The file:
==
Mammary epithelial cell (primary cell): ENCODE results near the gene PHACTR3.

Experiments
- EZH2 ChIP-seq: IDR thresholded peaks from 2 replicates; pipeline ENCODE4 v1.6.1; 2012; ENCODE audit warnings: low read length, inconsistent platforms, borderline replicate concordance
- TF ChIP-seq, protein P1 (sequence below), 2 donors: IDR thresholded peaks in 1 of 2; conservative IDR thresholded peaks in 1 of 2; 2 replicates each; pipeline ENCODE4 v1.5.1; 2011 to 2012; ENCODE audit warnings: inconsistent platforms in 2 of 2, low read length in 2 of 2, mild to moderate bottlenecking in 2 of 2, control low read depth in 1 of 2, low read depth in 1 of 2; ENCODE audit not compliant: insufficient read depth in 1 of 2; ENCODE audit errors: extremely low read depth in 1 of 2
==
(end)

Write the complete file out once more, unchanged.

Mammary epithelial cell (primary cell): ENCODE results near the gene PHACTR3.

Experiments
- EZH2 ChIP-seq: IDR thresholded peaks from 2 replicates; pipeline ENCODE4 v1.6.1; 2012; ENCODE audit warnings: low read length, inconsistent platforms, borderline replicate concordance
- TF ChIP-seq, protein P1 (sequence below), 2 donors: IDR thresholded peaks in 1 of 2; conservative IDR thresholded peaks in 1 of 2; 2 replicates each; pipeline ENCODE4 v1.5.1; 2011 to 2012; ENCODE audit warnings: inconsistent platforms in 2 of 2, low read length in 2 of 2, mild to moderate bottlenecking in 2 of 2, control low read depth in 1 of 2, low read depth in 1 of 2; ENCODE audit not compliant: insufficient read depth in 1 of 2; ENCODE audit errors: extremely low read depth in 1 of 2